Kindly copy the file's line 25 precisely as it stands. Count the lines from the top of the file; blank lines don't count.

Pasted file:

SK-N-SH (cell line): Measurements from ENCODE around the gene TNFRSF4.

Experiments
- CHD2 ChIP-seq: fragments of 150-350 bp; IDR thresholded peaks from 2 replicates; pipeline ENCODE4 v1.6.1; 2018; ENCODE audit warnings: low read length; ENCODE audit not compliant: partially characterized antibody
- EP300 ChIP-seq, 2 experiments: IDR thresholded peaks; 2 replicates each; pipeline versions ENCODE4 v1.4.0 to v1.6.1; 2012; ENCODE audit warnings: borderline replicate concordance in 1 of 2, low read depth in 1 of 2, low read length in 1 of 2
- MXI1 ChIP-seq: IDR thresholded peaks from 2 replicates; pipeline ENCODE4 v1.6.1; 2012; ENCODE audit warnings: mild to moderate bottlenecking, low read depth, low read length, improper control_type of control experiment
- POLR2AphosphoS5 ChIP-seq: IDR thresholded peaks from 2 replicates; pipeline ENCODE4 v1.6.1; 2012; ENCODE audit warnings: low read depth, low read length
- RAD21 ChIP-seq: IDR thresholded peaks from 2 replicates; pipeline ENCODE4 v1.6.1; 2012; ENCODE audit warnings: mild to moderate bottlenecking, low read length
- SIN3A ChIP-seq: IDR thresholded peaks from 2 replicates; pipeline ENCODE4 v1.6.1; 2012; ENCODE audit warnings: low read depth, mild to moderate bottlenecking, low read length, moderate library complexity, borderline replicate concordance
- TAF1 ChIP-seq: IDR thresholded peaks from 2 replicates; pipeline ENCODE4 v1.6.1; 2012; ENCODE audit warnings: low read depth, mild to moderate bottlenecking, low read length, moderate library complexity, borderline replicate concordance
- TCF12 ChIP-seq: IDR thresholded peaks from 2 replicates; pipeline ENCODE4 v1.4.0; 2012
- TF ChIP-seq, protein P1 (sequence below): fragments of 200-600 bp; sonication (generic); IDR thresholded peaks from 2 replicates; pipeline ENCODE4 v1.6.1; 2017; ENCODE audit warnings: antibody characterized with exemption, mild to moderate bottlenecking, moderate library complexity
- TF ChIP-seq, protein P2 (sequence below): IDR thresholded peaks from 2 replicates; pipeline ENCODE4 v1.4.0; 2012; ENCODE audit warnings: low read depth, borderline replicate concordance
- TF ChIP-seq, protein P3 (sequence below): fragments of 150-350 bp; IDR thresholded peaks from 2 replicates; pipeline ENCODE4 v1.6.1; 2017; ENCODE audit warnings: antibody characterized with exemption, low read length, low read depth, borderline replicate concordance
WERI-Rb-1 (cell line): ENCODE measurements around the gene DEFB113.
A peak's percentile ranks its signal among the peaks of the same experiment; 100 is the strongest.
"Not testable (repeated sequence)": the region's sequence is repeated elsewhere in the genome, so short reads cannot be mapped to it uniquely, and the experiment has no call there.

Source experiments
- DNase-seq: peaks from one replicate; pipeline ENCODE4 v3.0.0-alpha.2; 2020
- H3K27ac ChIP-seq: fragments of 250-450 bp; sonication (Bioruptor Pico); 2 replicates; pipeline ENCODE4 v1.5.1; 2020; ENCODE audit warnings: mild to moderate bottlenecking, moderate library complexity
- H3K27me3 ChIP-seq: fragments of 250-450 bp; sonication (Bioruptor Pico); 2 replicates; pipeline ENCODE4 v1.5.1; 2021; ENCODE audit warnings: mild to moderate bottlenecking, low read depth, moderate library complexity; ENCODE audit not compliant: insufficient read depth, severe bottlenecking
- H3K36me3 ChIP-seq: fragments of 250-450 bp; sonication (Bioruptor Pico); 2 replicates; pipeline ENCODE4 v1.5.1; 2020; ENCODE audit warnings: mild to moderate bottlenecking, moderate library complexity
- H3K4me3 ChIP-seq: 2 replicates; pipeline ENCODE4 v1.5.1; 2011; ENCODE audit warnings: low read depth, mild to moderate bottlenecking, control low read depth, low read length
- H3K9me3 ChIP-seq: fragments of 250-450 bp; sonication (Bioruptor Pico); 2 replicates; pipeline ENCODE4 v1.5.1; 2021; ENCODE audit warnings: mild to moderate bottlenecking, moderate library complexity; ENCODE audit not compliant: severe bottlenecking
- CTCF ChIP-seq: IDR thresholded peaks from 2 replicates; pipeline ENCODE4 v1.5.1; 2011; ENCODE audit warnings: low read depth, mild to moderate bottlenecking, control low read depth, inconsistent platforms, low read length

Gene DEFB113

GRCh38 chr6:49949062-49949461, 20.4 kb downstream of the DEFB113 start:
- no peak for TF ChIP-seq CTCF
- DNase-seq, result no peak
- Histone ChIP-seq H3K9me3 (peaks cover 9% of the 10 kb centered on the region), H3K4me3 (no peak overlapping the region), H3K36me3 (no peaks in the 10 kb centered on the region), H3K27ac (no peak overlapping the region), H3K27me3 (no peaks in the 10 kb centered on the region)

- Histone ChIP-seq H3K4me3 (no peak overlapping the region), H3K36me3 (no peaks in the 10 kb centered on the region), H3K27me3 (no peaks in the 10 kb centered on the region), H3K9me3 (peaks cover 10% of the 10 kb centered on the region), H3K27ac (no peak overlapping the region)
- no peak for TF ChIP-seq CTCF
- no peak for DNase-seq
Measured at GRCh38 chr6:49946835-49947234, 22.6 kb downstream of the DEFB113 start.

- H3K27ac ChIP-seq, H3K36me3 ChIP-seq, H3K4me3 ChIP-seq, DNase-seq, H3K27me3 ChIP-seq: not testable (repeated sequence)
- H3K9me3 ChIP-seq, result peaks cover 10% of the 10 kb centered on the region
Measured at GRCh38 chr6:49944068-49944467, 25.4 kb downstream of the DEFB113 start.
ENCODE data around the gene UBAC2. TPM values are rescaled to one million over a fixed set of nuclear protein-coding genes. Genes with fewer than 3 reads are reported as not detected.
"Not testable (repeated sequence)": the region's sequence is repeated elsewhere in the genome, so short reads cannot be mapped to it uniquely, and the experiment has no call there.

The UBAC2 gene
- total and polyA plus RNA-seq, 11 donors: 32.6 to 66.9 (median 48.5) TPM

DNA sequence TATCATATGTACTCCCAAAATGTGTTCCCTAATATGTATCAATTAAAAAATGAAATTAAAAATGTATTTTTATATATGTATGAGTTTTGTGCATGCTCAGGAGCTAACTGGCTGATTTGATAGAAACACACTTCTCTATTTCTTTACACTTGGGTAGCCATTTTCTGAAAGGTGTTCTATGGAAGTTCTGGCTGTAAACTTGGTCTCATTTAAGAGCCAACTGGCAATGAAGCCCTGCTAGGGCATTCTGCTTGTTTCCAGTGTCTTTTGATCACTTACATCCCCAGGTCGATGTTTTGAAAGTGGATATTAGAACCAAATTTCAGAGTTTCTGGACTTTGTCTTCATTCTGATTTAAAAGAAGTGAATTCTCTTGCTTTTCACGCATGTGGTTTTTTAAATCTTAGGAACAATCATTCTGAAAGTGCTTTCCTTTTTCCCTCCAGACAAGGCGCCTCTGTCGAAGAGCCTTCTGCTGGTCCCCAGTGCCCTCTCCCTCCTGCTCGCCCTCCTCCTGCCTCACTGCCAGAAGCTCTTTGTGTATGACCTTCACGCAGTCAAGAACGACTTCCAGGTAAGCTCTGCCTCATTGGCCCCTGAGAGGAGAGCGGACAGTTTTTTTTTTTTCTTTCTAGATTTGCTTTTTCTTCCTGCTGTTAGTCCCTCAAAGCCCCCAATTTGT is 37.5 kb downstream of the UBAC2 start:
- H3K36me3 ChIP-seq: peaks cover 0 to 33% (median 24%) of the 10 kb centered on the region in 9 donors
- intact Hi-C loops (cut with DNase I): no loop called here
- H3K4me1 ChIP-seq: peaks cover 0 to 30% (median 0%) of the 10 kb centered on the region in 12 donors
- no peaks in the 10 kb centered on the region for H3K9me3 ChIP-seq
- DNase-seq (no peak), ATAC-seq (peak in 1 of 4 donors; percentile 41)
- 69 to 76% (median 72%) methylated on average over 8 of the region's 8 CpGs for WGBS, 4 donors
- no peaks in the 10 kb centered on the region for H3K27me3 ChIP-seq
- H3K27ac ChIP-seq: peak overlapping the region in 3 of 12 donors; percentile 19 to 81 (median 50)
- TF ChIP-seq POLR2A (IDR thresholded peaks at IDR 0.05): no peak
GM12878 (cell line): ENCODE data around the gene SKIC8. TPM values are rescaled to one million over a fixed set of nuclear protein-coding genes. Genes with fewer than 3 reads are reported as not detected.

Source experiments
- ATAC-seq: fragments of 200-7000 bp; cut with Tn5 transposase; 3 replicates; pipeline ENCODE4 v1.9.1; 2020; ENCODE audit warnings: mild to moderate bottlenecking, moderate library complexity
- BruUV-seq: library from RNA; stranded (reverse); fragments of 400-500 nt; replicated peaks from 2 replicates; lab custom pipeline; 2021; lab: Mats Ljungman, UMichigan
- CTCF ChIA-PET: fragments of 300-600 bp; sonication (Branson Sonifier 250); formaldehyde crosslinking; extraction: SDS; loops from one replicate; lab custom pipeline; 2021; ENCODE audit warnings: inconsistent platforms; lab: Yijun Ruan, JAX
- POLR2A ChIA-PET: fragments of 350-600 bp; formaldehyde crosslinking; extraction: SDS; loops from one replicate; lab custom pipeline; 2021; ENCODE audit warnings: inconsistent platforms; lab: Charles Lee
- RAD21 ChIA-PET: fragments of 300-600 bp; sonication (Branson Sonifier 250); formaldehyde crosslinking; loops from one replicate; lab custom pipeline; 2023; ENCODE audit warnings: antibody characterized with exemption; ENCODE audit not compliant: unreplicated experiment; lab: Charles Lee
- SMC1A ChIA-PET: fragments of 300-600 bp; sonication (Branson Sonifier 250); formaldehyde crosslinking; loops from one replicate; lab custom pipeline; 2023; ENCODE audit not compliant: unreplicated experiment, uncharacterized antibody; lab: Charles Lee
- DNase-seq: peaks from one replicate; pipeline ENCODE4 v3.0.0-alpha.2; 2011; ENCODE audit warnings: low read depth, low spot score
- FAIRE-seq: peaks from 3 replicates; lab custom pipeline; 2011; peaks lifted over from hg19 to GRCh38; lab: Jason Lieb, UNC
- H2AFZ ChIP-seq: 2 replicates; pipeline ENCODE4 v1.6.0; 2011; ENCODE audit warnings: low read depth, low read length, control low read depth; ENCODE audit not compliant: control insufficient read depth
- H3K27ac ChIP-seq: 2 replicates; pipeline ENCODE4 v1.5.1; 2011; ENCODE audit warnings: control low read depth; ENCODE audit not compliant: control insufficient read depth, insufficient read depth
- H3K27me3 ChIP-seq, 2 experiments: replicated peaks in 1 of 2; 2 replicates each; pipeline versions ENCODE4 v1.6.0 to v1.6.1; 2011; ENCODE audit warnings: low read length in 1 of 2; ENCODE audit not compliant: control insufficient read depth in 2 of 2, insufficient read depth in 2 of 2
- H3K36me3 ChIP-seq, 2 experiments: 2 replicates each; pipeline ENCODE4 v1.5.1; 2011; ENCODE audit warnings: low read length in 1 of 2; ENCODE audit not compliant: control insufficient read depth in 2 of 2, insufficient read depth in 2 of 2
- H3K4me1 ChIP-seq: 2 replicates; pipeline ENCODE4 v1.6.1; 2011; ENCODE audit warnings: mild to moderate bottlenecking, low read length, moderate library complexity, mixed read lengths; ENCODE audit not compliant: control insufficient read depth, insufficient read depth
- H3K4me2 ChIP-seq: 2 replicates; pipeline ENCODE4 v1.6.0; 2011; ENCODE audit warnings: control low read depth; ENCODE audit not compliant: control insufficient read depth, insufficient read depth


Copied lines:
Gene DEFB113